“The tomes do not do it justice,” Sophia said, mouth agape. “Oh damn indeed.”
“Down we go, prisoners,” one of the skeletons said without looking back. “Careful steps, please, because we’d like for Her Majesty to be able to question you.”
High above, Badb circled, her shadow massive on the ground. She had followed since the cave, but maintained a significant distance.
“Curious,” Sophia said.
“That bird, you mean? Terrifying,” Izzy replied. “Looks like it could swoop down and eat us.”
“Yet she hasn’t,” Sylvia said. “I wonder why.”
The path down was far more perilous than it looked, littered with loose stones and scattered bones. Both Izzy and Sophia carefully watched each step, their attention focused on their feet and less on the path ahead. The sudden stop proved jarring, but not as jarring as the sight they beheld upon looking up.
At the center of the crater’s void, held aloft by a series of concentric bridges that branched outwards, was a brilliant crystal chamber. Its exterior reflected the world around it. A massive pair of gilded doors towered ahead, and as they approached the doors swung inwards with a deliberate slowness.
“Enter,” boomed a voice from within the chamber.
The skeletons guided Izzy and Sophia into the room, and the doors slammed shut behind them. Glittering crystals lined the walls of the simple room, giving light to the otherwise dark space.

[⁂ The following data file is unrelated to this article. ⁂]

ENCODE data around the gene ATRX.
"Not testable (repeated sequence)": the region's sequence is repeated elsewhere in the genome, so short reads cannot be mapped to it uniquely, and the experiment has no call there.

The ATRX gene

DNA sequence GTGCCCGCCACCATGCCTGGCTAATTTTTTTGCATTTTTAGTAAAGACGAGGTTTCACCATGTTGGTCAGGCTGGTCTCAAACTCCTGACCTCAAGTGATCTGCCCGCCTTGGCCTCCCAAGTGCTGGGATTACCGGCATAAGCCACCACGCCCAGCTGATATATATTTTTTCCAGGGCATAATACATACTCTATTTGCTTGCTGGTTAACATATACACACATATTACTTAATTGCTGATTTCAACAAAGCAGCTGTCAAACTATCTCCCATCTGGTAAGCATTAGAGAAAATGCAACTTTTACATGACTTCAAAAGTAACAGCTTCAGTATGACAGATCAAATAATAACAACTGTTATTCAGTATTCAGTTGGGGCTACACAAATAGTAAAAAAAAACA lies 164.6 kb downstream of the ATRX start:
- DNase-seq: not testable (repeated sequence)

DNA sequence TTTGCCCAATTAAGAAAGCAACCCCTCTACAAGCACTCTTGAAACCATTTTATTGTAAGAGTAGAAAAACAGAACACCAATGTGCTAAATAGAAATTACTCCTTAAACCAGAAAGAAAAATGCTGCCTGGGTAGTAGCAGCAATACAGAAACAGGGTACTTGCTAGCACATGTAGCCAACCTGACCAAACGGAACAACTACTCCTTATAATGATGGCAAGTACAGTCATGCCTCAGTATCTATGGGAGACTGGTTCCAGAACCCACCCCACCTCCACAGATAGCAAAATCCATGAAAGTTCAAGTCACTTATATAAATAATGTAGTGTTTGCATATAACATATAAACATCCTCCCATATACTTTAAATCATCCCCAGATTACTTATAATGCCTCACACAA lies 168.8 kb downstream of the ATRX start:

At the center of the chamber stood a colossal throne, and above that throne hovered a frost Lich. Chains of ice circled her skeletal form, a crown of jagged icicles atop her head. Glittering points of blue starlight emanated from within her seemingly bottomless eye sockets.
“Presenting Her Majesty, Lady Valeria Rhimeghast,” the skeletons said together in a way that had clearly been rehearsed and repeated numerous times.
Izzy bowed with a flourish, a gesture made all the more difficult but impressive thanks to the shackles that bound her to the skeletons. Sophia quickly followed suit.
“We found these agents of the Morrigan below, creeping up towards our territory,” one of the skeletons said.
Sophia stood. “Your Majesty, Lady Rhimeghast, I must respectfully disagree,” she said.
“Fools!” Lady Rhimeghast spat.
“Oh, they’re in for it,” the one skeleton said.
“One does love to see it when Her Majesty doles out judgement on those who bow to the Morrigan,” the other skeleton said.
Lady Rhimeghast shook her head. “You two are the fools, you boneheaded buffoons!” she roared. “Have you not seen Badb high above? How she has maintained a cautious distance? Do you think she would have done so if these were her minions?”
Izzy chuckled. “Minions.”
“You have brought me a keeper of knowledge from our world and a traveler unmoored from her reality,” Lady Rhimeghast said. “Her simply being here has thrown things out of alignment, and I intend to find out why she is here. Leave us!” She snapped her fingers, and the shackles fell from Sophia and Izzy’s wrists.
The two skeletons turned and fled without further comment.
“Now, child from another time,” Lady Rhimeghast said. “What do we do about you?”